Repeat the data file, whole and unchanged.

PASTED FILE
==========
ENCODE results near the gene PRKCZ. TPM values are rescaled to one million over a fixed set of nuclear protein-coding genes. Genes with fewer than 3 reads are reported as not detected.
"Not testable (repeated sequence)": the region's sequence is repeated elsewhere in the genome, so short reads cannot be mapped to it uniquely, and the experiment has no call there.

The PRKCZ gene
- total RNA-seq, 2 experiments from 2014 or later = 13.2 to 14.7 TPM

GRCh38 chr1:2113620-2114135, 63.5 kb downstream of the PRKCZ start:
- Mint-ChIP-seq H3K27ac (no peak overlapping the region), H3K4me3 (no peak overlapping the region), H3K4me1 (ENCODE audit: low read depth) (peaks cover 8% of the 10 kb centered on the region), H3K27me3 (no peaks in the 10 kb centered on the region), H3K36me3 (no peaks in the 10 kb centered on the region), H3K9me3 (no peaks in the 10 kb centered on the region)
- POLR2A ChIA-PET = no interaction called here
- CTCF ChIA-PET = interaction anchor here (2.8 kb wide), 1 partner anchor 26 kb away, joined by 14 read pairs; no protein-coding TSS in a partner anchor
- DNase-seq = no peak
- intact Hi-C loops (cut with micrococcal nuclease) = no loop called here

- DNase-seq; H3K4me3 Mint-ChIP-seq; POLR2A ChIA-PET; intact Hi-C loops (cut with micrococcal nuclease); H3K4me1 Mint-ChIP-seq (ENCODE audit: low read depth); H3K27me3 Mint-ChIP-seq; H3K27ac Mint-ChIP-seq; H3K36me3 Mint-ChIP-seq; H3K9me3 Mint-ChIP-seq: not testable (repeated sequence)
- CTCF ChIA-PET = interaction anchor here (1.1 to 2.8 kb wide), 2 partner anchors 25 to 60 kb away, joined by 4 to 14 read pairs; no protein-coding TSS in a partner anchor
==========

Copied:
ENCODE results near the gene PRKCZ. TPM values are rescaled to one million over a fixed set of nuclear protein-coding genes. Genes with fewer than 3 reads are reported as not detected.
"Not testable (repeated sequence)": the region's sequence is repeated elsewhere in the genome, so short reads cannot be mapped to it uniquely, and the experiment has no call there.

The PRKCZ gene
- total RNA-seq, 2 experiments from 2014 or later = 13.2 to 14.7 TPM

GRCh38 chr1:2113620-2114135, 63.5 kb downstream of the PRKCZ start:
- Mint-ChIP-seq H3K27ac (no peak overlapping the region), H3K4me3 (no peak overlapping the region), H3K4me1 (ENCODE audit: low read depth) (peaks cover 8% of the 10 kb centered on the region), H3K27me3 (no peaks in the 10 kb centered on the region), H3K36me3 (no peaks in the 10 kb centered on the region), H3K9me3 (no peaks in the 10 kb centered on the region)
- POLR2A ChIA-PET = no interaction called here
- CTCF ChIA-PET = interaction anchor here (2.8 kb wide), 1 partner anchor 26 kb away, joined by 14 read pairs; no protein-coding TSS in a partner anchor
- DNase-seq = no peak
- intact Hi-C loops (cut with micrococcal nuclease) = no loop called here

- DNase-seq; H3K4me3 Mint-ChIP-seq; POLR2A ChIA-PET; intact Hi-C loops (cut with micrococcal nuclease); H3K4me1 Mint-ChIP-seq (ENCODE audit: low read depth); H3K27me3 Mint-ChIP-seq; H3K27ac Mint-ChIP-seq; H3K36me3 Mint-ChIP-seq; H3K9me3 Mint-ChIP-seq: not testable (repeated sequence)
- CTCF ChIA-PET = interaction anchor here (1.1 to 2.8 kb wide), 2 partner anchors 25 to 60 kb away, joined by 4 to 14 read pairs; no protein-coding TSS in a partner anchor